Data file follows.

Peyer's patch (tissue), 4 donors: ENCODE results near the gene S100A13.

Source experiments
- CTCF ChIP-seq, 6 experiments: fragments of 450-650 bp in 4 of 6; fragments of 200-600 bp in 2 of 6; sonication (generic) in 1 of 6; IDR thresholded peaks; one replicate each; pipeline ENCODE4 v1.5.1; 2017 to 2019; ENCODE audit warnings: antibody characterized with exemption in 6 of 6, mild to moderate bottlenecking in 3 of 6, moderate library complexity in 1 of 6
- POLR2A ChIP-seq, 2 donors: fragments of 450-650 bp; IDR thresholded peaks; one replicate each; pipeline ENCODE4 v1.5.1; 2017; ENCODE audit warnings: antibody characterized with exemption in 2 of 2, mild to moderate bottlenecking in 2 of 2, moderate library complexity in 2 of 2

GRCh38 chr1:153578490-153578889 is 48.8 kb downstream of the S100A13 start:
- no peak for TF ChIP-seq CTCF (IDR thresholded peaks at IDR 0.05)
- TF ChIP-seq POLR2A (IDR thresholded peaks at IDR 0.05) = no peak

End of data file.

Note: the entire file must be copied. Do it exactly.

Peyer's patch (tissue), 4 donors: ENCODE results near the gene S100A13.

Source experiments
- CTCF ChIP-seq, 6 experiments: fragments of 450-650 bp in 4 of 6; fragments of 200-600 bp in 2 of 6; sonication (generic) in 1 of 6; IDR thresholded peaks; one replicate each; pipeline ENCODE4 v1.5.1; 2017 to 2019; ENCODE audit warnings: antibody characterized with exemption in 6 of 6, mild to moderate bottlenecking in 3 of 6, moderate library complexity in 1 of 6
- POLR2A ChIP-seq, 2 donors: fragments of 450-650 bp; IDR thresholded peaks; one replicate each; pipeline ENCODE4 v1.5.1; 2017; ENCODE audit warnings: antibody characterized with exemption in 2 of 2, mild to moderate bottlenecking in 2 of 2, moderate library complexity in 2 of 2

GRCh38 chr1:153578490-153578889 is 48.8 kb downstream of the S100A13 start:
- no peak for TF ChIP-seq CTCF (IDR thresholded peaks at IDR 0.05)
- TF ChIP-seq POLR2A (IDR thresholded peaks at IDR 0.05) = no peak